For the next 30 seconds, think in detail about that incident. Try to picture what actually happened as vividly as you can, as if you were reporting it for a newspaper. Here, you are the observer watching this event. You are not the event, argument or emotional upset; you are merely witnessing what is happening from the perspective of your silent self. You are carrying the effect of the meditation you just did, allowing you to maintain a vantage point that is not overshadowed by the quality of the emotions.

Now identify exactly what you are feeling. Put some word on the incident that describes what you are experiencing. Be as precise as you can. Do you feel unappreciated? Insulted? Treated unfairly? Give the feeling a name. Come up with a word that epitomizes the painful experience. Focus your attention on that word.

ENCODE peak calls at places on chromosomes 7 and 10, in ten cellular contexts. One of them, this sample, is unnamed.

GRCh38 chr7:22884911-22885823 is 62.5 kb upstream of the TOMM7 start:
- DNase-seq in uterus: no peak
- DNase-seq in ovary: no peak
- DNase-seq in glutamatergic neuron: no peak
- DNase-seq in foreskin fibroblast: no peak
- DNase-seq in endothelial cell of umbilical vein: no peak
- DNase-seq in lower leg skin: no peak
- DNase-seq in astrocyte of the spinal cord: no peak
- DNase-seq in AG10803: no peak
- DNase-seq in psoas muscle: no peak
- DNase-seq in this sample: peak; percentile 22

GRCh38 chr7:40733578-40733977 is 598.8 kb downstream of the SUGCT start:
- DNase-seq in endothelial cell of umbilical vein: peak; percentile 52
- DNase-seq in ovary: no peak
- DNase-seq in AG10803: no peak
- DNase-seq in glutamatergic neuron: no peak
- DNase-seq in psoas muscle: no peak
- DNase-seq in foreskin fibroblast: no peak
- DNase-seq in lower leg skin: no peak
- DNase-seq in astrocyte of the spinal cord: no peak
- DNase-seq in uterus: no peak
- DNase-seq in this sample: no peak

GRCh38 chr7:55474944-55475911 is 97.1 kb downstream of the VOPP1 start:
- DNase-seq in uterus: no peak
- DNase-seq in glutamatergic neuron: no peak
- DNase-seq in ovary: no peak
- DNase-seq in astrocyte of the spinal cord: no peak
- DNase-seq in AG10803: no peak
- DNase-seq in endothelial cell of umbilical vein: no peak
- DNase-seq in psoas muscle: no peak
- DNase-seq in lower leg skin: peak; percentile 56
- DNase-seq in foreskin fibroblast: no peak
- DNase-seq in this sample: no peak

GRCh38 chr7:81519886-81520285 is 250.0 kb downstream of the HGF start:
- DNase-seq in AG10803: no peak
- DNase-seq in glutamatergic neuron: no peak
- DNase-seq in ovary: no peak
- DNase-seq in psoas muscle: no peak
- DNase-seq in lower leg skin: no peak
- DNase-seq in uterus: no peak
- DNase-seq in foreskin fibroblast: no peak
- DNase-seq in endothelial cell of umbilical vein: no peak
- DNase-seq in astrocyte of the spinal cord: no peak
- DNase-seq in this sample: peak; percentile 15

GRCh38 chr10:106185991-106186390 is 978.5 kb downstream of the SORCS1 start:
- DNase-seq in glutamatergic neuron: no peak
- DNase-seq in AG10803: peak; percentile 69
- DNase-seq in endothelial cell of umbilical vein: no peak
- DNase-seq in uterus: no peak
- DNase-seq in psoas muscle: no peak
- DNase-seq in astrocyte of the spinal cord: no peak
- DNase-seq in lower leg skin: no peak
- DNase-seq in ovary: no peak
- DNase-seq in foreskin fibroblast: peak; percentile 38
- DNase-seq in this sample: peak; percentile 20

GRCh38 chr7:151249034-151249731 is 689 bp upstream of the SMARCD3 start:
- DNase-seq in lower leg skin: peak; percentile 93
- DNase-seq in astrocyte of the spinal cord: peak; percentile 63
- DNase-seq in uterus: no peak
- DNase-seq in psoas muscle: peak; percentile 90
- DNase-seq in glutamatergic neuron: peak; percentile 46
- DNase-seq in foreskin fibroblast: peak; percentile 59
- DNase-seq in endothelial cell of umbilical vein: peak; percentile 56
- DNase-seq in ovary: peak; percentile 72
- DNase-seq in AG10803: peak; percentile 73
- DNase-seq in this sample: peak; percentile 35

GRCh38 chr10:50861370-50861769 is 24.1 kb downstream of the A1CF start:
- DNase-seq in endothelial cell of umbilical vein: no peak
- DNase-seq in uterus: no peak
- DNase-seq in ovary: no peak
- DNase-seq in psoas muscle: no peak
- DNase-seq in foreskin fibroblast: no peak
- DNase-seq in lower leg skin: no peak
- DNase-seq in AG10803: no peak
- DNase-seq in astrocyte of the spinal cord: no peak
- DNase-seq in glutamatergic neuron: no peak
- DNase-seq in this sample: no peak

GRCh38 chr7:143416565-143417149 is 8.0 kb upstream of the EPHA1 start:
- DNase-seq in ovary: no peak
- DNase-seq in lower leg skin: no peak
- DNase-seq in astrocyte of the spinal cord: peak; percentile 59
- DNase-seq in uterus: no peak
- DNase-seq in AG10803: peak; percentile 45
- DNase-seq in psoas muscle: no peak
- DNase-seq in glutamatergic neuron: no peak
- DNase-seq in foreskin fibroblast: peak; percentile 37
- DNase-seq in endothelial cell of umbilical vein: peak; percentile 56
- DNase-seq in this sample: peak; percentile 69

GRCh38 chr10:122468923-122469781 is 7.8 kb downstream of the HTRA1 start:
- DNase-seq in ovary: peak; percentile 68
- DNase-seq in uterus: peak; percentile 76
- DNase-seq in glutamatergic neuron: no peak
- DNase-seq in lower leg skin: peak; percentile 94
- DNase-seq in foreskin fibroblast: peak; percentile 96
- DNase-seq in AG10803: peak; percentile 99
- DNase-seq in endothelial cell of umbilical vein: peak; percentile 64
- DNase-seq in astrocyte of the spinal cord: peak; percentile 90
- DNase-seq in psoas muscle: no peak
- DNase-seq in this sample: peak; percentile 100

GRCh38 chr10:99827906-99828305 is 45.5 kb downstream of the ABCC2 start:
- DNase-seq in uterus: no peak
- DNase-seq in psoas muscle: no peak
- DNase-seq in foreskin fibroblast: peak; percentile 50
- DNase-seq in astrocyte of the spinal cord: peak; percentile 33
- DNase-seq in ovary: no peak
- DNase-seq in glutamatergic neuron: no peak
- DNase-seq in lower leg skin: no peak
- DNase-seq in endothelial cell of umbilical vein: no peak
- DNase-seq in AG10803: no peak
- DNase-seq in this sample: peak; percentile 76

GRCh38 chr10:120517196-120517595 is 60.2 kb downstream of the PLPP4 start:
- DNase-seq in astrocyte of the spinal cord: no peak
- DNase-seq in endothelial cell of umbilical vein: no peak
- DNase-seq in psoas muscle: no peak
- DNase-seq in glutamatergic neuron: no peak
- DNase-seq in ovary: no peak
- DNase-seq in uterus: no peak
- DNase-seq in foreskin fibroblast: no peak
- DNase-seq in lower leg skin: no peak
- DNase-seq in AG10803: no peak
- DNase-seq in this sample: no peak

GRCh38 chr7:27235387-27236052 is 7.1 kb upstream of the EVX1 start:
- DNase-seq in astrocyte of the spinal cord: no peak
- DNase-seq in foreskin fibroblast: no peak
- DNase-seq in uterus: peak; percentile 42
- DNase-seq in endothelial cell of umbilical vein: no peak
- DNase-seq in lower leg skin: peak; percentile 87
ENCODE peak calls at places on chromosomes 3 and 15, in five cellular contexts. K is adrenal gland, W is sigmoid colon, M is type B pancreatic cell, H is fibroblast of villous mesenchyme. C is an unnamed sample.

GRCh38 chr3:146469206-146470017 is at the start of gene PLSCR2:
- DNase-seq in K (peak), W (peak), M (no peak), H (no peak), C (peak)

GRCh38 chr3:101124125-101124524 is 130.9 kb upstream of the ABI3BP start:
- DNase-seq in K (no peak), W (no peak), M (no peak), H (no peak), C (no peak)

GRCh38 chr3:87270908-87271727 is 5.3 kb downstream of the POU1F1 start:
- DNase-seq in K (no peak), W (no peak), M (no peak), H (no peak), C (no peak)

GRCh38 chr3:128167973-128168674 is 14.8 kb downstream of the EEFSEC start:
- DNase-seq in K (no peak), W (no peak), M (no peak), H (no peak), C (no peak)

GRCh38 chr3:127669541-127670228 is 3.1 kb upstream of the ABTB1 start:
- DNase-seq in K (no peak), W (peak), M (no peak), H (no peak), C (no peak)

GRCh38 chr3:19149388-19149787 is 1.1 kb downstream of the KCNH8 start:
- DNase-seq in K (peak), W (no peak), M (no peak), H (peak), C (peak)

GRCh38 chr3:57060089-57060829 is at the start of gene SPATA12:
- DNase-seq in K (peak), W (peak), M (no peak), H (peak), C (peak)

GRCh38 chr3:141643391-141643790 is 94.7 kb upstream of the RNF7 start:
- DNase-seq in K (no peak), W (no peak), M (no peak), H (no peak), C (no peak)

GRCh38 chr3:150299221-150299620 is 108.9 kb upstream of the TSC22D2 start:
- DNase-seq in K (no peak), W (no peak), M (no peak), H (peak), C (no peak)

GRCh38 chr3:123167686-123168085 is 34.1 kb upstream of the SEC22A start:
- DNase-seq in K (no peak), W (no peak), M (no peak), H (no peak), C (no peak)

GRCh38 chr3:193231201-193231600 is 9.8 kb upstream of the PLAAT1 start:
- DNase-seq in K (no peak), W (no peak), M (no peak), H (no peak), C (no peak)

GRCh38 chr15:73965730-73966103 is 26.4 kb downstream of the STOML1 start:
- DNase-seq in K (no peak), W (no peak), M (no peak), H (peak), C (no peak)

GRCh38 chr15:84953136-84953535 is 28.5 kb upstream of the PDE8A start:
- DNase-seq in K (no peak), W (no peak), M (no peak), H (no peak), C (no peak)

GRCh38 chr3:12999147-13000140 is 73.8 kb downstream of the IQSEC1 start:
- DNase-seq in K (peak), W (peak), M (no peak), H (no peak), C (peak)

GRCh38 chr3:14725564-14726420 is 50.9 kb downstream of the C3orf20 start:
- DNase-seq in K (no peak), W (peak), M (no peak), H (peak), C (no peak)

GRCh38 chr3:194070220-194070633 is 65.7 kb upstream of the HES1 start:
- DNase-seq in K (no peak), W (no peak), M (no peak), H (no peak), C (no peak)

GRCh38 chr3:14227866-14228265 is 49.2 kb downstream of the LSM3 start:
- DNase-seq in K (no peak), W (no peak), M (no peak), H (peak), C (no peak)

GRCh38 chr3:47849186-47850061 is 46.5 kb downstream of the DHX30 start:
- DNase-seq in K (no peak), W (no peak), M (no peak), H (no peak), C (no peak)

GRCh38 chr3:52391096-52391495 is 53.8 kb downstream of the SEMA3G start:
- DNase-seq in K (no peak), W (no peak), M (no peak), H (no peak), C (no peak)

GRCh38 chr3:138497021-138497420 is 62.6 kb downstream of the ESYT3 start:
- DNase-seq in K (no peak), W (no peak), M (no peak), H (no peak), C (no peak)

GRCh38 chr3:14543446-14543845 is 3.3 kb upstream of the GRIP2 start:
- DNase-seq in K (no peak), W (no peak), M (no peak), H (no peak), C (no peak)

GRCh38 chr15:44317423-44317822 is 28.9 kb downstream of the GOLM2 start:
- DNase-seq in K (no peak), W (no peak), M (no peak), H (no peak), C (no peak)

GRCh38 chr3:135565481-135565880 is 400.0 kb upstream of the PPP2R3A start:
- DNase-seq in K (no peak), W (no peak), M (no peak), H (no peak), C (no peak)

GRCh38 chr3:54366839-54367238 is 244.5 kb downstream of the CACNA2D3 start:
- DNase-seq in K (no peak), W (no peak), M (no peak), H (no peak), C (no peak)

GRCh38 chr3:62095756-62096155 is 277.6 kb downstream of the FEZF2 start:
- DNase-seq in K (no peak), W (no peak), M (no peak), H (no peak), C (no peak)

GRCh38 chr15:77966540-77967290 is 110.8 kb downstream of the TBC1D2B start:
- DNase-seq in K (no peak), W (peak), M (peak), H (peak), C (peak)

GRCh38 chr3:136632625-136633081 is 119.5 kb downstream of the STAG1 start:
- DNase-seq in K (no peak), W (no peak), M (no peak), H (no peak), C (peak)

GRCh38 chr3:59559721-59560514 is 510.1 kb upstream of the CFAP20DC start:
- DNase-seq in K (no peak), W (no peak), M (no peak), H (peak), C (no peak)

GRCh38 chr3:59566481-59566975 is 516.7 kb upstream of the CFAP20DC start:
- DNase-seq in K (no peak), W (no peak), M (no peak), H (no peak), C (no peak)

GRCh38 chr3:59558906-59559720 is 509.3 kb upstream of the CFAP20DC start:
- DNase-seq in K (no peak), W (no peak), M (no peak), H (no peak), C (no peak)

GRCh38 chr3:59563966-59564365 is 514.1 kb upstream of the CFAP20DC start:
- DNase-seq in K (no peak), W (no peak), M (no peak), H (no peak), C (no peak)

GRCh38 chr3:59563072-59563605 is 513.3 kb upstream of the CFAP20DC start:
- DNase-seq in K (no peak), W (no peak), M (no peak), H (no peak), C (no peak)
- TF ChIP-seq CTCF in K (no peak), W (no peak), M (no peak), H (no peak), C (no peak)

2. Witness the experience

Gradually allow your attention to move away from the word. Let your attention wander into your body. Become aware of the physical sensations that arise in your body as a result of the emotion you’ve identified.

These two elements - an idea in the mind and a physical sensation in the body - are what an emotion truly is, and they can’t really be separated. This is why we call it a feeling - because we feel emotions in our bodies.

Let your attention pass through your body as you’re recalling this experience. Locate the sensations the memory brings up. For many it’s a pressure in the chest or a sensation of tightness in the gut. Some feel it as pressure in their throat. Find where it is in your body that you’re feeling and holding the emotional experience.